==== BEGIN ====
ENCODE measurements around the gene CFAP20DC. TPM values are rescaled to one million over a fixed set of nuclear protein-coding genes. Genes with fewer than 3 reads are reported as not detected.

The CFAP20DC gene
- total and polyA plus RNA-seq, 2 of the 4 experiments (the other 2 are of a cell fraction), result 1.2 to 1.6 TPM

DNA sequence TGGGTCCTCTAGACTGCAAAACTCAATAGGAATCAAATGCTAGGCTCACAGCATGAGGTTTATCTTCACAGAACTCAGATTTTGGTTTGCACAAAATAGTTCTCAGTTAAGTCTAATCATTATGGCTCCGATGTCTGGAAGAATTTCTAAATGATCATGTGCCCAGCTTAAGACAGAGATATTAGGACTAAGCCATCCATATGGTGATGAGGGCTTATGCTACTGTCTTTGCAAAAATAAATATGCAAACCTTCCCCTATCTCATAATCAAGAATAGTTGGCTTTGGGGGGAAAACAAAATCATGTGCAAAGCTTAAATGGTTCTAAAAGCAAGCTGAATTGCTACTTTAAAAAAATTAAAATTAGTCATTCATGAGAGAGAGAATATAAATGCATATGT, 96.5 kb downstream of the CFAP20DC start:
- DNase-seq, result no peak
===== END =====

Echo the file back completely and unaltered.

ENCODE measurements around the gene CFAP20DC. TPM values are rescaled to one million over a fixed set of nuclear protein-coding genes. Genes with fewer than 3 reads are reported as not detected.

The CFAP20DC gene
- total and polyA plus RNA-seq, 2 of the 4 experiments (the other 2 are of a cell fraction), result 1.2 to 1.6 TPM

DNA sequence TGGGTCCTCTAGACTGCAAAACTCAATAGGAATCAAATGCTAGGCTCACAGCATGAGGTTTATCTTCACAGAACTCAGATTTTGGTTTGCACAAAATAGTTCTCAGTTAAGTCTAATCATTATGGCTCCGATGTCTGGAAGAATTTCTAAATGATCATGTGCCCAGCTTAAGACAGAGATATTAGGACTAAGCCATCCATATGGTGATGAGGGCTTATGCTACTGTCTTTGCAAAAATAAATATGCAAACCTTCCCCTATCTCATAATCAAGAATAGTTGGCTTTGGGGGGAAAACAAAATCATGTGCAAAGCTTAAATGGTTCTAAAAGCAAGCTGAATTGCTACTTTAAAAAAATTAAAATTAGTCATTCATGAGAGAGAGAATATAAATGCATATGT, 96.5 kb downstream of the CFAP20DC start:
- DNase-seq, result no peak